Benjamin Klemann was a successful small-business owner who, through a series of bad choices and unfortunate circumstances, ended up an ex-convict without a career.
The 29-year-old Tucsonan did his time in jail after being convicted for drug possession, and then he set forth on finding a better path. This included a part-time job within walking distance of his westside apartment, as well as continued involvement in the life of his older sister.
"He was bettering himself," recalls Melissa Dulaney, Klemann's sister. "He made a mistake. He got involved with the wrong people. It's so easy to do so in Southern Arizona; drugs are so prevalent."
Klemann was close to completing his probation and getting back on his feet when he was found dead in an alley behind a liquor store next to the Arizona State Schools for the Deaf and the Blind on Speedway Boulevard. He was shot in the neck early on the morning of Feb. 28, 2007, and at the time of his death, there was no explanation for the homicide, Dulaney said.
"He had done a withdrawal from his bank account ... (and) was probably walking back through that alleyway, and he was shot and murdered," she said. "He'd had problems in the past, but he was clean and sober."
Tucson police had no suspects and no leads—until about a year later, when out of nowhere, two men came forward to say they were witnesses to Klemann's death. They said it happened while the three of them were being robbed by an unidentified man who shot Klemann, behind the liquor store, after the other two men ran away.
"The detectives told me ... they were persons of interest themselves," Dulaney said of the two men, who claimed Klemann was shot because he told the killer he wasn't going to give him anything. "But he wasn't robbed. He had money in his pocket. He had a nice watch on. These two people ran away and ... didn't tell anyone anything. And they waited a year to come forward. It was completely suspicious.
"It seems to me like they escaped justice," she said.
While the witnesses were considered persons of interest, no arrests were ever made. A Tucson police spokeswoman said last week that no new leads have turned up. The case has been assigned to TPD's cold-case squad for more than two years.
Dulaney, who said she last spoke with police about two years ago, said the only thing that appeared to be missing after Klemann died was his Kabbalah Tree of Life necklace. It could have been taken by the killer, or could have disappeared in some other way, she said.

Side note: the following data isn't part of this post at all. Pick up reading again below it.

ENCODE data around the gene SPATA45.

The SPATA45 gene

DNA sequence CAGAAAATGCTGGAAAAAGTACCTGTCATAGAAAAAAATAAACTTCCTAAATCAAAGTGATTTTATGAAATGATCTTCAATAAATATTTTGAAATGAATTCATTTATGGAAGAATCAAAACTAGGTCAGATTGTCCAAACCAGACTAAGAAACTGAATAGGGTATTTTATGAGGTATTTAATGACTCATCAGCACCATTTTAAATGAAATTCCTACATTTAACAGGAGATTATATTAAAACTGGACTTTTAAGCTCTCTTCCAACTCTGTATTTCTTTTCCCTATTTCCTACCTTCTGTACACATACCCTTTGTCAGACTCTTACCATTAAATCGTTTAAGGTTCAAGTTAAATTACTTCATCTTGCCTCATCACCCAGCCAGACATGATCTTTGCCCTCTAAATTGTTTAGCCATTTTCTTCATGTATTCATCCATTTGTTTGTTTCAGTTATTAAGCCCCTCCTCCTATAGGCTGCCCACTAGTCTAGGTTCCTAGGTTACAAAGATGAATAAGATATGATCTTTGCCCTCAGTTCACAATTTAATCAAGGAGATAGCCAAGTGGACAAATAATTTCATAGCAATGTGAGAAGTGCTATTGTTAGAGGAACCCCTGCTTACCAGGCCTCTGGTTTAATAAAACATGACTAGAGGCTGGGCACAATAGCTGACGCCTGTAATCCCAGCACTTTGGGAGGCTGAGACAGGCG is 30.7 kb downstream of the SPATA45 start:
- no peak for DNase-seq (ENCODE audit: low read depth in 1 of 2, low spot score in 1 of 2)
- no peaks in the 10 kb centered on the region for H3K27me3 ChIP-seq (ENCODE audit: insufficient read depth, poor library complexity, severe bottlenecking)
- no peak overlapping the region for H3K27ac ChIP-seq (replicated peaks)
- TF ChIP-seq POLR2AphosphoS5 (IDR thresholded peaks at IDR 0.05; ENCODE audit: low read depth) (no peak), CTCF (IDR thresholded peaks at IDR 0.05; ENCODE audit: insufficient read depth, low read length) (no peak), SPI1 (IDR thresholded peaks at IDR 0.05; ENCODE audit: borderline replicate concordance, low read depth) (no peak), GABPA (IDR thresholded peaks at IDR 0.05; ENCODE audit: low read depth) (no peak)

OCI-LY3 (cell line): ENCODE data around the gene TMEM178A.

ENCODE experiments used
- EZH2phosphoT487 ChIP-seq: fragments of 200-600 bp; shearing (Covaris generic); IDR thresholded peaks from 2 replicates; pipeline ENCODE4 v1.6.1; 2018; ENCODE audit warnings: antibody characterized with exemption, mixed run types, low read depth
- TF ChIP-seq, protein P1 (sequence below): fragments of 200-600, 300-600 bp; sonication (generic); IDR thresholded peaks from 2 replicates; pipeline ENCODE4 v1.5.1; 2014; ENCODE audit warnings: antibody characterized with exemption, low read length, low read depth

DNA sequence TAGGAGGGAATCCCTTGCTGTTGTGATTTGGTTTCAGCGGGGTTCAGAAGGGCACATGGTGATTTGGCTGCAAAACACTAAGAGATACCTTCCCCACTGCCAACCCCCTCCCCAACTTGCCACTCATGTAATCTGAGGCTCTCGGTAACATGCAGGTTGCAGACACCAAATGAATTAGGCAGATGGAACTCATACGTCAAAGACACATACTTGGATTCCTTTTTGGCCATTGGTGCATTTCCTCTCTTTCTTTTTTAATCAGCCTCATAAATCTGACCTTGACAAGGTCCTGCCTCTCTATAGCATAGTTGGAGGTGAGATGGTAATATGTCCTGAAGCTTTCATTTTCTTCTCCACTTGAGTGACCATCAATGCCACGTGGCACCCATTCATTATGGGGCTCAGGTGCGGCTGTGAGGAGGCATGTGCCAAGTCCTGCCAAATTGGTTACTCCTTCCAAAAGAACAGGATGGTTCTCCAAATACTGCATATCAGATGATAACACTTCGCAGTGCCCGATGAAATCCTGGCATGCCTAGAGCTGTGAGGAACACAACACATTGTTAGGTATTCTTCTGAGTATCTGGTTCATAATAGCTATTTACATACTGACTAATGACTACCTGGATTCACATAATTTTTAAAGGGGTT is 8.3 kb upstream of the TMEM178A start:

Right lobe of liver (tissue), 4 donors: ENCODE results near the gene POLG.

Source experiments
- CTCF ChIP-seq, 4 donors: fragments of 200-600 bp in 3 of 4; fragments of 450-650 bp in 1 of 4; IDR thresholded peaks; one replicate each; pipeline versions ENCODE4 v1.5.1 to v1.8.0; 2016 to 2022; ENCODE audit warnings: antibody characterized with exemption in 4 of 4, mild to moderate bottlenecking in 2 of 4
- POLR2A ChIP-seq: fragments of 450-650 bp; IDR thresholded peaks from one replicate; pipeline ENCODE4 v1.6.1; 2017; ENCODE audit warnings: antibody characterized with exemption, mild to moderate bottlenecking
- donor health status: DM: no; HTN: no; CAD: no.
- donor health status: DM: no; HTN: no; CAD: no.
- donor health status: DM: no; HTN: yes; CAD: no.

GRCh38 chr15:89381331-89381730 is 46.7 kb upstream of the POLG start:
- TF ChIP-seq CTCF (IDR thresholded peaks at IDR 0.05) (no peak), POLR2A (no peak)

"I've had my theories," Dulaney said. "Either those two people are covering their butts, and it was a gang killing, and they took a souvenir, or they were telling the truth, but it was still a gang killing, and someone took a souvenir."
Klemann's death meant more than just the loss of a sibling for Dulaney, the oldest of three children, who was born 18 months before her brother. It also meant her son, Jesse, lost an uncle and godfather. Jesse is autistic, and Klemann regularly helped Dulaney, a single mother, with Jesse's care.
"He was always the one who was there for me," she said. "He always took care of me and my son. It was just a huge loss for us."
All that remains of Klemann's presence are the memories Dulaney has of her younger brother, and the milestone chips he accumulated while going through his drug-recovery program. Her northwest-side home also shows evidence of Klemann's expertise as a tile-setter. His mural of the North Star is displayed outside the house.
"His tile work—he was an artist," Dulaney said.
With the sixth anniversary of her brother's death just a few months away, Dulaney would love to see someone come forward with information about the killing. But more realistically, she hopes talking about the crime will bring attention to other unsolved killings—and that it will cause the public to pay more attention to what she says is a major drug problem in Tucson.
"I would like that there would be a greater awareness of crimes like that," said Dulaney, who works in community relations for Tucson Electric Power Co. "It just seems to me there's not enough emphasis on the news of how critical this is. Why isn't there more of an outreach? This is a huge problem, and it's just getting worse."
Anyone with information related to Klemann's death is encouraged to call 88-CRIME or 911.